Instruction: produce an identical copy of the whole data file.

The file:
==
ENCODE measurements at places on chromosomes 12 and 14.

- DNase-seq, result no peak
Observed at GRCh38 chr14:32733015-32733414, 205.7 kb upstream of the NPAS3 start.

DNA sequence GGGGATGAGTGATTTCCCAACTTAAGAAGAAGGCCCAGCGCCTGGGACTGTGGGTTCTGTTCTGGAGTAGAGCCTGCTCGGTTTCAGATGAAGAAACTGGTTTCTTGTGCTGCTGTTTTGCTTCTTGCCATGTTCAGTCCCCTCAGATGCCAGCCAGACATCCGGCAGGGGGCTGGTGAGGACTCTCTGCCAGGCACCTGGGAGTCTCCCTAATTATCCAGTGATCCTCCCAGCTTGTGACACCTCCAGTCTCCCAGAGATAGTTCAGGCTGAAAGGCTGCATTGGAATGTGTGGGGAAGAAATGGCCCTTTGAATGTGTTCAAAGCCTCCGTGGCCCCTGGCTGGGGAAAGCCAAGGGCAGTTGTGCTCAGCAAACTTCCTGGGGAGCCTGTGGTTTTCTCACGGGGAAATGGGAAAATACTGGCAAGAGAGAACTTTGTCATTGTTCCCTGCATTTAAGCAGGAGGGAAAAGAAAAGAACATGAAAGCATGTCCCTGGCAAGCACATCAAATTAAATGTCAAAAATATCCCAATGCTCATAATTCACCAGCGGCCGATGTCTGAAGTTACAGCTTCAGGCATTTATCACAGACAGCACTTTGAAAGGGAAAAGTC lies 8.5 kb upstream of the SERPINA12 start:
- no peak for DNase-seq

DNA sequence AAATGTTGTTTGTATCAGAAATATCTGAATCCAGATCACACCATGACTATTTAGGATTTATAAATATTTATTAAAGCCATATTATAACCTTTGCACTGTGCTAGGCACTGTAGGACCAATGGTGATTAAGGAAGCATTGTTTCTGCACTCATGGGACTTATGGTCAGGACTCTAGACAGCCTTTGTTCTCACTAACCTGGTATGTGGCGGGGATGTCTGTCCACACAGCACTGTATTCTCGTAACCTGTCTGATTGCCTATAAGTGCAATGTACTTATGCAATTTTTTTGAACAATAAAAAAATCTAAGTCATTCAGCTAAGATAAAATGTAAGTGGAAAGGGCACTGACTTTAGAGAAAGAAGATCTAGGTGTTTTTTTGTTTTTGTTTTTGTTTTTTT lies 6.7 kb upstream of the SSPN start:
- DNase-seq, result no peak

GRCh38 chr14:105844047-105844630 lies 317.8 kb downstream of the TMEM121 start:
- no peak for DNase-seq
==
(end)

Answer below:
ENCODE measurements at places on chromosomes 12 and 14.

- DNase-seq, result no peak
Observed at GRCh38 chr14:32733015-32733414, 205.7 kb upstream of the NPAS3 start.

DNA sequence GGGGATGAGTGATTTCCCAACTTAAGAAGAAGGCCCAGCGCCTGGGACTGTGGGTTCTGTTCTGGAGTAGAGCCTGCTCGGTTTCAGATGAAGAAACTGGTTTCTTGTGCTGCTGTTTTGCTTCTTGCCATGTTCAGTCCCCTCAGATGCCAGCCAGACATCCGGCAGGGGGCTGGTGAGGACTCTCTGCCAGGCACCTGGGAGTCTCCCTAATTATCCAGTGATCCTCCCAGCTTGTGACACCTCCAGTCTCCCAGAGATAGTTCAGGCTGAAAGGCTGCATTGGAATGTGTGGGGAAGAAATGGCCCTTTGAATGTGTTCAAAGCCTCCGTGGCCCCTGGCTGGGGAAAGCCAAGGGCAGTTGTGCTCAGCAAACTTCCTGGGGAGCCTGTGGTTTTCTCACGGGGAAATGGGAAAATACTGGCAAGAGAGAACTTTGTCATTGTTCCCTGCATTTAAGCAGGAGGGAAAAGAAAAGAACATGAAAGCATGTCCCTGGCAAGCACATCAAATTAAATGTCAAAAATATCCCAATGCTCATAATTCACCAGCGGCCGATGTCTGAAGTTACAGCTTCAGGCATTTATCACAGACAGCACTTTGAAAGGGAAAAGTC lies 8.5 kb upstream of the SERPINA12 start:
- no peak for DNase-seq

DNA sequence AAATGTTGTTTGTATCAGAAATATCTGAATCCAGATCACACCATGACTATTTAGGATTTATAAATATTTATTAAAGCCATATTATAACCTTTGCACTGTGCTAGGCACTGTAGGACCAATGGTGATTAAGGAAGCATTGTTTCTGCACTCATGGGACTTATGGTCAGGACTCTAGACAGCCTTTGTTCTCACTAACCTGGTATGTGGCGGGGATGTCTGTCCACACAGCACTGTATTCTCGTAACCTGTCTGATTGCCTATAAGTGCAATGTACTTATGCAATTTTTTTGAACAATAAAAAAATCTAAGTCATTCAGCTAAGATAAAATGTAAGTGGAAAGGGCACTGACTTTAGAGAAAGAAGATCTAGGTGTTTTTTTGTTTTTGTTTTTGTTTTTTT lies 6.7 kb upstream of the SSPN start:
- DNase-seq, result no peak

GRCh38 chr14:105844047-105844630 lies 317.8 kb downstream of the TMEM121 start:
- no peak for DNase-seq